Our 10 Best Father’s Day Restaurants in NYC


Barbecue for dad with all the fixin’s at Mable’s Smokehouse

We’ve endured Mother’s Day, and now Father’s Day is upon us. These greeting card holidays are always so depressing! You’ve got to do something, but you never know quite what. The best thing we can think of is to take your male parental unit (or units if you’ve got two dads) and go out for a magnificent meal. The problem is that all the obvious places will be mobbed. Here are a few out-of-the-way and possibly not so crowded suggestions. Still, try to reserve early.

10. If you lived in the suburbs, you could host a barbecue for dad. But you don’t and you can’t. Perhaps even better would be a visit to one of the city’s excellent barbecues. Wearing its Oklahoma influences on its sleeve, Mable’s Smokehouse is one of our best. The brisket is way smoky and so are the pork ribs, and the sides are much better than they need to be. But if they’re offering it this Sunday, the hot links are a little bit of heaven. It’s serve yourself, and there are plenty of big tables to accommodate families. 44 Berry Street, Brooklyn, 718-218-6655

9. Nothing better for a dad with Hispanic roots (or anyone who loves zesty, garlicky flavors) to go to a Spanish restaurant, especially an out-of-the-way sleeper like El Mio Cid. Tapas both hot and cold are available in profusion and at cheap prices: the crock-borne chorizo arrives bubbling in olive oil, the Galician-style octopus is soft as glove leather, and the grilled sardines – three to a plate – are plumper than you’ve ever seen before. Red and white sangrias flow like waterfalls. 50 Starr Street, Brooklyn, 718-628-8300

8. If pops is a spicy food fanatic (and we know several who are), or of Southeast Asian heritage, consider one of Queens’ easy-to-get-to Thai restaurants, say Chao Thai. There he can enjoy one of the great Isaan sour-sausage bar snacks, served with raw ginger and chiles, and wash it down with, say, a Chang Beer, then follow it up with an incendiary jungle curry (shown above). Vegetarian options also available. 85-03 Whitney Avenue, Queens, 718-424-4999

7. There is a sort of paternalistic gemutlichkeit that only a German restaurant can provide, including big foamy steins of beer, waitresses cinched up in dirndls, and Bavarian sausages that seem intended to remind dad of his masculine anatomy. Heidelberg is the Upper East Side’s last Teutonic haven, and it would make a nice retreat for the right kind of dad. 1648 Second Avenue, 212-628-2332

6. If dad is outdoorsy and loves the smell of burning wood, Beacon might be a good choice. The two-level dining room is handsome and expansive, with all sorts of semi-private nooks and crannies. Available till 3pm (the restaurant is closed for dinner on Sunday), the brunch menu runs to things like wood-roasted fruit with French toast; grilled shimp, eggs, and grits; and the celebrated Beacon hamburger. 25 W. 56th Street, 212-332-0500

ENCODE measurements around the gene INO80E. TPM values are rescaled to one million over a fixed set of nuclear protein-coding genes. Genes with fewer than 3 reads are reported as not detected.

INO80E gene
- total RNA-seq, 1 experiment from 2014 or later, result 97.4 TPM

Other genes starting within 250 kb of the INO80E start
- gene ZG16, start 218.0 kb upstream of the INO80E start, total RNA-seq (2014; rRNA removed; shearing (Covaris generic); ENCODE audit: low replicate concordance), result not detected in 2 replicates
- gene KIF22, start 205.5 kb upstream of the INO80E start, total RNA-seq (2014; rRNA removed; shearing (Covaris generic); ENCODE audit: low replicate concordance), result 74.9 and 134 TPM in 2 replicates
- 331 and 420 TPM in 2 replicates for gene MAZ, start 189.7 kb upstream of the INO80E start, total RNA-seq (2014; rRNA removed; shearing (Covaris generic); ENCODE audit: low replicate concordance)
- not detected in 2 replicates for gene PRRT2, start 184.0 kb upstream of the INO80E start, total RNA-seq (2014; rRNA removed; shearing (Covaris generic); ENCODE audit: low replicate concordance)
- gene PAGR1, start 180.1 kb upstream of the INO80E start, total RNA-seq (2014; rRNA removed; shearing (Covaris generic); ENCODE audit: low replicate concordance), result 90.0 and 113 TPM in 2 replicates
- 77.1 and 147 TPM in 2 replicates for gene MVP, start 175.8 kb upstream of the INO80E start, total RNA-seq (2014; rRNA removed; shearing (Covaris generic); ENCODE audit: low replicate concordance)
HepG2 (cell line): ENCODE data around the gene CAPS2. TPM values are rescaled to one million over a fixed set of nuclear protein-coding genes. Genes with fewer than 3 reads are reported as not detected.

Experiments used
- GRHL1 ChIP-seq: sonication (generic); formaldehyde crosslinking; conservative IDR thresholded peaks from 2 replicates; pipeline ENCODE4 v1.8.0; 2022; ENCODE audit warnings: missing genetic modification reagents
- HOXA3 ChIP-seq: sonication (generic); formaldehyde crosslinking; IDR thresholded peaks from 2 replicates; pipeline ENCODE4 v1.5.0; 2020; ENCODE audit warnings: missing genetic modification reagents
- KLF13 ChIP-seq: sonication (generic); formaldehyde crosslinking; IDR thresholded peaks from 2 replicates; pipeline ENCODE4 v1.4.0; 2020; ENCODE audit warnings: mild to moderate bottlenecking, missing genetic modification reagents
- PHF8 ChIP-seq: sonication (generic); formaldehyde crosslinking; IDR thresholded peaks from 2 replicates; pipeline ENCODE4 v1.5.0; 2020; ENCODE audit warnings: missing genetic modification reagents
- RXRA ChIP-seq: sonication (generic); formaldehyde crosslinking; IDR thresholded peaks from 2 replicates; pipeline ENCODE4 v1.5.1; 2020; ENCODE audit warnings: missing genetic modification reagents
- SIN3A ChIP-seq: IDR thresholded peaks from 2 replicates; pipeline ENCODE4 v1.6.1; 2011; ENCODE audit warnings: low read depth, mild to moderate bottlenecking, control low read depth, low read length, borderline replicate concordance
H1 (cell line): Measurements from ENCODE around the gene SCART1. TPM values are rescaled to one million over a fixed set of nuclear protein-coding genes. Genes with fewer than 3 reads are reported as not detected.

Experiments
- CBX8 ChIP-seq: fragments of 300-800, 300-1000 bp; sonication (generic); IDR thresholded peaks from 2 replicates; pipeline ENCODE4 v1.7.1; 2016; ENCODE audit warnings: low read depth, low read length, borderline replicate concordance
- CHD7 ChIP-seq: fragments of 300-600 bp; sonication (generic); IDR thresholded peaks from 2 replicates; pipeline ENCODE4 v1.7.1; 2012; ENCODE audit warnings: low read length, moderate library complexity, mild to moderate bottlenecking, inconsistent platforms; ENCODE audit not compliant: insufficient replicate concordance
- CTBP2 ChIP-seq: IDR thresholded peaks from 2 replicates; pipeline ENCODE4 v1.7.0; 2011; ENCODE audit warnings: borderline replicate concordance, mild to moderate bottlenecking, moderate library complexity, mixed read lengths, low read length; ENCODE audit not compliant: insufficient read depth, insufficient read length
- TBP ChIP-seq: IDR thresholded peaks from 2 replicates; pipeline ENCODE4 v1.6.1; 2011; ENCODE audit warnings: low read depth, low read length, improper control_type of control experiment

5. If you can say “I’ve got two dads,” maybe Julius is the place for you. This bar with excellent hamburgers was one of Greenwich Village’s earliest gay institutions, and sports covers of Mattachine Society publications on the walls of the rear room. If you don’t know what that is, please bone up. 159 West 10th Street, 212-243-1928

4. Dim Sum has always provided the ultimate Chinese family meal, whether your dad is Asian or not. There sits dad at a big table, surrounded by friends and family, chatting agreeably while munching on small plates of dumplings, bowls of congee, and luscious plates of greens. Thus can an hour or two be pleasantly whiled away at New Spring Garden, with a bill that barely breaks $10 per person. 912 65th Street, Brooklyn, 718-680-2278

3. If you father is a health nut, vegetarian, member of a family that originated in South Asia, or an out-and-out foodie, Sapthagiri (“Seven Hills”) — an easy PATH train ride away in Jersey City – may be the place for him. Thrill to dosas in a dozen permutations, Mughal vegetable dishes both spicy and bland, and wonderful potato fritters called aloo bonda, washed down with lager, if he wishes. 804 Newark Avenue, Jersey City, NJ, 201-533-8400

2. Whether your dad is Irish or not, an Irish bar can provide the sort of low-key relaxing Father’s Day that you’re looking for. In case you haven’t noticed, this sort of institution in slightly upscale form has recently blanketed the city, providing expanded gastropub menus that are delicious but unchallenging. One of our faves is Galway Hooker, where the placemats are emblazoned with Irish literary figures, and the name of the place may or may not elicit a snicker from your old man. (A hooker is a small boat.) 133 Seventh Avenue South,212-725-2164

1. Ancient chophouse Keens has been a dad spot for over 125 years, a warren of rooms filled with antiques and subdued lighting, festooned with Dutch clay pipes and screaming newspaper headlines proclaiming ancient theater triumphs and the death of Abraham Lincoln. The mutton chop is a justly celebrated specialty, and there’s no better meat course in town for father. 72 West 36th Street, 212-947-3636